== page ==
October 9

From ponds to lakes

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Well rested we started into the haze. That's right, haze. Not fog, not smog, haze. So much of it that visibility was far from perfect, thus making documenting the scenery quite difficult. My fascination with trains, or at least with rail tracks since no trains were anywhere in sight, joined the mandatory fascination with fall colors, which made up in number for the missing trains. Between trees, trees and more trees we snuck in a lunch in Dover-Foxcroft, a full featured town with a school and even a hospital - something that you don't see at every corner around here. Nowhere to be found however was a cell phone signal - for the second straight day. Damn you, GSM, or should I say, damn you, America, for adopting GSM so late that there's no coverage yet. But then again, who needs or even wants a cell phone in the midst of such splendor, if only for checking the radar images in hope for some rain to get rid of this haze.

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In the afternoon we made it to the Moosehead Lake (note: not Pond), where the colors reached yet a new, almost disgustingly cheesy level. And we were not alone to enjoy the beauty: all of the not very numerous motels and inns were full. We followed the road further north to Rockwood where we found a bed at the Moosehead Inn. Actually, more than just a bed: a two room, four bed thing. Not really a suite, too simple (and squeaky) for that, but still plenty of space and power outlets to recharge everything that ran out of steam.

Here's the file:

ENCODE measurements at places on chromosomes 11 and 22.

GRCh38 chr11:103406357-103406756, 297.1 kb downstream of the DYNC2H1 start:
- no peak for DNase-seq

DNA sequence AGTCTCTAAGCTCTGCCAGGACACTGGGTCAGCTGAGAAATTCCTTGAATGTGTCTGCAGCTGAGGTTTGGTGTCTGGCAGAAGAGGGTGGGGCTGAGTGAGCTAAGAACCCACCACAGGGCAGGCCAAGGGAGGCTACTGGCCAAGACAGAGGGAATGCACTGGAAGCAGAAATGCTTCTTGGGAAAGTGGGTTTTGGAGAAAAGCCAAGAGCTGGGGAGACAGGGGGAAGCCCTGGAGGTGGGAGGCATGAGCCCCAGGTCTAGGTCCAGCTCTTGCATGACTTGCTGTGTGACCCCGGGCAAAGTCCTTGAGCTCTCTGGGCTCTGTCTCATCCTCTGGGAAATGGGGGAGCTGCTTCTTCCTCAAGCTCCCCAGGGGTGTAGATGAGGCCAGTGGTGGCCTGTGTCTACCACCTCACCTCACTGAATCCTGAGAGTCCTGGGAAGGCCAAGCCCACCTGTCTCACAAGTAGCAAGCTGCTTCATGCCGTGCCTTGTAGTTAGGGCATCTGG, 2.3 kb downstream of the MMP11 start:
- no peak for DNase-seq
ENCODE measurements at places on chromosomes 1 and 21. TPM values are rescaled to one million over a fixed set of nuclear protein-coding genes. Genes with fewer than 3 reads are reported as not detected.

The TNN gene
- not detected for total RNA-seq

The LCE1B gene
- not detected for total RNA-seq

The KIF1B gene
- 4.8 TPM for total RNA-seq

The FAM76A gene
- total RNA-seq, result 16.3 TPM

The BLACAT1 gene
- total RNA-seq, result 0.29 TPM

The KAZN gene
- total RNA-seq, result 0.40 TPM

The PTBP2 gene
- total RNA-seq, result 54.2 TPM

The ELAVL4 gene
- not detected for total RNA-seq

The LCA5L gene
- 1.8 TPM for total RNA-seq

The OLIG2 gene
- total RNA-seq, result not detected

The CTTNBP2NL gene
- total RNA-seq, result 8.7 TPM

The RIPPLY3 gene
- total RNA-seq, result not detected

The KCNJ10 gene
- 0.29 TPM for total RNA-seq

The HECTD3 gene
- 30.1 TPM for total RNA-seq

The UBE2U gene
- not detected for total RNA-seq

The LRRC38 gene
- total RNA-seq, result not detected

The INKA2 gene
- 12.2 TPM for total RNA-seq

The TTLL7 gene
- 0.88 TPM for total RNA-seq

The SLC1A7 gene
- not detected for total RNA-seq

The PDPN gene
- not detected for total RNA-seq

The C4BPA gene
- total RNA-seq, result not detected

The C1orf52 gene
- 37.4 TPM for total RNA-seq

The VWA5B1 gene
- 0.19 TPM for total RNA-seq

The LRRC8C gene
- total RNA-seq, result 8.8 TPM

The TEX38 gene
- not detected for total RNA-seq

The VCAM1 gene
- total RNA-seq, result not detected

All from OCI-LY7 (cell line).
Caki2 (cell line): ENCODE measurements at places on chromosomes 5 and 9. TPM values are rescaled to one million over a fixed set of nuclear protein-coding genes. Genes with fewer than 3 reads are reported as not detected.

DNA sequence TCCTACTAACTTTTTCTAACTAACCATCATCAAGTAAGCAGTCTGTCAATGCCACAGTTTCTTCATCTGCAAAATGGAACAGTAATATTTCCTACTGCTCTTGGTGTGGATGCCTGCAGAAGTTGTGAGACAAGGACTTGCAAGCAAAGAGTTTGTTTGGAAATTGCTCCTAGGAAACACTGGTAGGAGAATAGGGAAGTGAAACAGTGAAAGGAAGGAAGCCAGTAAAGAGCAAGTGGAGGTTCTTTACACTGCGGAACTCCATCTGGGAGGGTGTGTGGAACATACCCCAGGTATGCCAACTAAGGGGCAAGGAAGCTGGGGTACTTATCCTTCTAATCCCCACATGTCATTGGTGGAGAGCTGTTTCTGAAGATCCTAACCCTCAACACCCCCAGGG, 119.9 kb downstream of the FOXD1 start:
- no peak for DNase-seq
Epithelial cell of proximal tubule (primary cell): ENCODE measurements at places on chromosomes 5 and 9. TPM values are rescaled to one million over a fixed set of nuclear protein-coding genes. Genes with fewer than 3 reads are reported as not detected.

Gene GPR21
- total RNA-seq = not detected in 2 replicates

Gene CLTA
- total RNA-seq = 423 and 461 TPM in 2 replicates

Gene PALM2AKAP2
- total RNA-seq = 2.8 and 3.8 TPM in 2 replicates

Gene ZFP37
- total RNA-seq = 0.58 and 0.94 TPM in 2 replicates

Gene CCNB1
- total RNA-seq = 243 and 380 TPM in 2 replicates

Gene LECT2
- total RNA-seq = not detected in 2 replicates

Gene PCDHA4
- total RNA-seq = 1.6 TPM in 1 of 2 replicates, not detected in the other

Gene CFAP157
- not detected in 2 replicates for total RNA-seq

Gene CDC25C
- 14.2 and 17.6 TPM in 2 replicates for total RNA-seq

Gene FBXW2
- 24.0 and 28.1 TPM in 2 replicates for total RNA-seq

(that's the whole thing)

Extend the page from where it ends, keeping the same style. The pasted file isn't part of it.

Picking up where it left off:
With lodging secured we headed back south along the lake and enjoyed more of the scenery. I wonder how a color blind person would enjoy it? We headed on the private logging road towards Baxter state park, but didn't get even close to it (which wasn't our intention, anyway). Instead we went on a couple of walks along Moosehead lake and another pond that remained nameless, and enjoyed a spectacular sunset while we were heading back to the inn.

Since Essan dictated the food choices so far, I decreed that we shall have dinner at the Inn, to support the local economy so to speak. Plus, things can't get much worse than yesterday, anyway. The family run inn was definitely an experience to behold: the waitress (mom) came with the menus telling us quite assertively that we shan't be pushy as the kitchen is slow. Twenty minutes later our order was taken, and a bit later my onion soup arrived. At this point the question arose whether everything in Maine was expected to be served with way too much salt, or if I've had an unlucky hand over the duration of the trip. The two skewers that were presented to me minutes later confirmed this pattern. Essan seemed much happier with her food choice than yesterday, even though this was just on a relative scale. Add to this the bad news (so I am told by my wife, of all people) that the Yankees beat Minnesota (and not Minneapolis, as Essan promptly corrected me), and the evening was in dire need of a rescue - the re-run of The Apprentice, as all Saturday re-runs mainly focused at the rather entertaining board room. After that a quick bio of John Kerry, and we were ready for bed.

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